• Trust in the apparent competence and presentation of the offender - the perpetrator may look and talk in a persuasive manner. His "no, I did not do it" may be very convincing. He may be a business man, a professional man, a church deacon, or a teacher - whatever the role, offenders have special skill sets for manipulation. And he will be vey motivated to maintain support for himself.
  • Perception that the victim is doing fine and not suffering consequences - victims may have been victimized for years prior to disclosure. They may have a well honed set of coping skills - including dissociation - and not evidence overwhelming distress. Victims also may be older children or adolescents whose acting out may reduce their credibility. In that case, family members or friends may choose to believe that the child has ulterior motives for telling or is lying. Communicating these doubts and concerns and judgements to the mother will reduce her ability to provide the needed maternal support to the victim. 
  • Lack of empathy and compassion - family members and friends may not possess the requisite amount of empathy and compassion needed to provide genuine support to mothers and victims. They may be unable to see and sense the strong emotions felt by mothers and victims. They may not accurately interpret the nonverbal communication. They may be unable to reach out effectively.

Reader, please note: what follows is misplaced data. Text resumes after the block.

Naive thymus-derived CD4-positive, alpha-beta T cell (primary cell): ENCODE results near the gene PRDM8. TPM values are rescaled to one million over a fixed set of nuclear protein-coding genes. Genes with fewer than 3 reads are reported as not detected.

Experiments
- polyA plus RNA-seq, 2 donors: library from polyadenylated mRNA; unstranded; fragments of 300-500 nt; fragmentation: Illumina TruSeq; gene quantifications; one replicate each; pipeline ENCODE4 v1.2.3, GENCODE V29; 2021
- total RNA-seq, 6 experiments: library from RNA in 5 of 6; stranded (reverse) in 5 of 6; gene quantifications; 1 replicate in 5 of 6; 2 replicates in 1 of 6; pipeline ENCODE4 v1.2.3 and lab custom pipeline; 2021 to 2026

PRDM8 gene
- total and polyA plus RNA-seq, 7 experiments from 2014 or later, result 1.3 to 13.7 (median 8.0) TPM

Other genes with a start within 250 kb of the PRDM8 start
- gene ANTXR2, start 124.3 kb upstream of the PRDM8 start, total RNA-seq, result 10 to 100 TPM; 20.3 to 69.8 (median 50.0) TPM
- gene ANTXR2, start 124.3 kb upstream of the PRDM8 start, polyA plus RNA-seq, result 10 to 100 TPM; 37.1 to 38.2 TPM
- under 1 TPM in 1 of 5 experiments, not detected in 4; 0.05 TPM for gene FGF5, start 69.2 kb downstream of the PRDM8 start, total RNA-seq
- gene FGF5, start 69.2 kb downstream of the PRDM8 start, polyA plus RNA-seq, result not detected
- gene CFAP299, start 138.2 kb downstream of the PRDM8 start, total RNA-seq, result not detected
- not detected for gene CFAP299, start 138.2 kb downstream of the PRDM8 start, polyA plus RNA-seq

• Minimizing the abuse and its consequences - due to any or all of the above responses, family members and friends may minimize the abuse itself, make light of the situation, avoid it altogether, or believe abuse does not result in long-term damage to the victim.

At a time when mothers, victims, and siblings need as much love, caring, support, and assistance as possible, family members and friends may be going through their own grief process. They may be unable to be present and helpful during the time when they are most needed.